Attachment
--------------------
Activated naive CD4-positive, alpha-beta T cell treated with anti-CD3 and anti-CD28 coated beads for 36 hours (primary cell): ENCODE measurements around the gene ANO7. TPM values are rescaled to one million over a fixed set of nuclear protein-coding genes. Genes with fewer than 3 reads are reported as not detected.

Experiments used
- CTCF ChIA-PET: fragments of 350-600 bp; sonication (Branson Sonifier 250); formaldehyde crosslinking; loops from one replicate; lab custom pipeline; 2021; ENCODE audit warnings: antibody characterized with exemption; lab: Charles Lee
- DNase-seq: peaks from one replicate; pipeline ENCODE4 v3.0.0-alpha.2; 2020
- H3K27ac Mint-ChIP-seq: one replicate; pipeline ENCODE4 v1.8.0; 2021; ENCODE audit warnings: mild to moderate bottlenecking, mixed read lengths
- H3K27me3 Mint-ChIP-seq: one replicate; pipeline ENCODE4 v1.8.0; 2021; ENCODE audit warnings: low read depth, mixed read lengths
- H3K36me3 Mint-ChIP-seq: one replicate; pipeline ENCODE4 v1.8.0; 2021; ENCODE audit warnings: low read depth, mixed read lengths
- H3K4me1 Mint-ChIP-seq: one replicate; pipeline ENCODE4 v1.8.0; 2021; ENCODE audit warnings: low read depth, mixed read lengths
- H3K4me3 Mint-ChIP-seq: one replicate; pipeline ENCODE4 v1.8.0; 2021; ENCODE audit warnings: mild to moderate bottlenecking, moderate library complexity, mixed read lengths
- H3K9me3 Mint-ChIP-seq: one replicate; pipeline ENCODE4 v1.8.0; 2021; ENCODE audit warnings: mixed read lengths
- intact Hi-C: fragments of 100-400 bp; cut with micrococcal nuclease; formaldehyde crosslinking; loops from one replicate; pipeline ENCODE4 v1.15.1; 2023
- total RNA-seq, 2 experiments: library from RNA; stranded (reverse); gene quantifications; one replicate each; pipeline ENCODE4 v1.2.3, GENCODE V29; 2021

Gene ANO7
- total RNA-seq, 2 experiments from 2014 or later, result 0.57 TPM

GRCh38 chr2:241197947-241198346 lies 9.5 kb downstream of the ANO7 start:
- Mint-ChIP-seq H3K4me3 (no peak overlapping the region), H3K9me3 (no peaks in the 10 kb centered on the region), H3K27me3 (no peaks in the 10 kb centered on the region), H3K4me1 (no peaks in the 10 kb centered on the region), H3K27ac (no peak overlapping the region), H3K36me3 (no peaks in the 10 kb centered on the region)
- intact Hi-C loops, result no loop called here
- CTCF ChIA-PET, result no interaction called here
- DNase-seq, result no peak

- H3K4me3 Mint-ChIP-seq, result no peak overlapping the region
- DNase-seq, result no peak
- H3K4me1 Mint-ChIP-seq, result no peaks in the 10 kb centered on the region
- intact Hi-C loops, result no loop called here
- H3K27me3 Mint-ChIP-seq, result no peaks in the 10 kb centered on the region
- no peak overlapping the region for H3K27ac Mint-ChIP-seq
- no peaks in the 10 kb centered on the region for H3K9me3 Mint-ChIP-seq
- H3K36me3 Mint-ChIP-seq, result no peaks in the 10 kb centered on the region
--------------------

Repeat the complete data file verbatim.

Activated naive CD4-positive, alpha-beta T cell treated with anti-CD3 and anti-CD28 coated beads for 36 hours (primary cell): ENCODE measurements around the gene ANO7. TPM values are rescaled to one million over a fixed set of nuclear protein-coding genes. Genes with fewer than 3 reads are reported as not detected.

Experiments used
- CTCF ChIA-PET: fragments of 350-600 bp; sonication (Branson Sonifier 250); formaldehyde crosslinking; loops from one replicate; lab custom pipeline; 2021; ENCODE audit warnings: antibody characterized with exemption; lab: Charles Lee
- DNase-seq: peaks from one replicate; pipeline ENCODE4 v3.0.0-alpha.2; 2020
- H3K27ac Mint-ChIP-seq: one replicate; pipeline ENCODE4 v1.8.0; 2021; ENCODE audit warnings: mild to moderate bottlenecking, mixed read lengths
- H3K27me3 Mint-ChIP-seq: one replicate; pipeline ENCODE4 v1.8.0; 2021; ENCODE audit warnings: low read depth, mixed read lengths
- H3K36me3 Mint-ChIP-seq: one replicate; pipeline ENCODE4 v1.8.0; 2021; ENCODE audit warnings: low read depth, mixed read lengths
- H3K4me1 Mint-ChIP-seq: one replicate; pipeline ENCODE4 v1.8.0; 2021; ENCODE audit warnings: low read depth, mixed read lengths
- H3K4me3 Mint-ChIP-seq: one replicate; pipeline ENCODE4 v1.8.0; 2021; ENCODE audit warnings: mild to moderate bottlenecking, moderate library complexity, mixed read lengths
- H3K9me3 Mint-ChIP-seq: one replicate; pipeline ENCODE4 v1.8.0; 2021; ENCODE audit warnings: mixed read lengths
- intact Hi-C: fragments of 100-400 bp; cut with micrococcal nuclease; formaldehyde crosslinking; loops from one replicate; pipeline ENCODE4 v1.15.1; 2023
- total RNA-seq, 2 experiments: library from RNA; stranded (reverse); gene quantifications; one replicate each; pipeline ENCODE4 v1.2.3, GENCODE V29; 2021

Gene ANO7
- total RNA-seq, 2 experiments from 2014 or later, result 0.57 TPM

GRCh38 chr2:241197947-241198346 lies 9.5 kb downstream of the ANO7 start:
- Mint-ChIP-seq H3K4me3 (no peak overlapping the region), H3K9me3 (no peaks in the 10 kb centered on the region), H3K27me3 (no peaks in the 10 kb centered on the region), H3K4me1 (no peaks in the 10 kb centered on the region), H3K27ac (no peak overlapping the region), H3K36me3 (no peaks in the 10 kb centered on the region)
- intact Hi-C loops, result no loop called here
- CTCF ChIA-PET, result no interaction called here
- DNase-seq, result no peak

- H3K4me3 Mint-ChIP-seq, result no peak overlapping the region
- DNase-seq, result no peak
- H3K4me1 Mint-ChIP-seq, result no peaks in the 10 kb centered on the region
- intact Hi-C loops, result no loop called here
- H3K27me3 Mint-ChIP-seq, result no peaks in the 10 kb centered on the region
- no peak overlapping the region for H3K27ac Mint-ChIP-seq
- no peaks in the 10 kb centered on the region for H3K9me3 Mint-ChIP-seq
- H3K36me3 Mint-ChIP-seq, result no peaks in the 10 kb centered on the region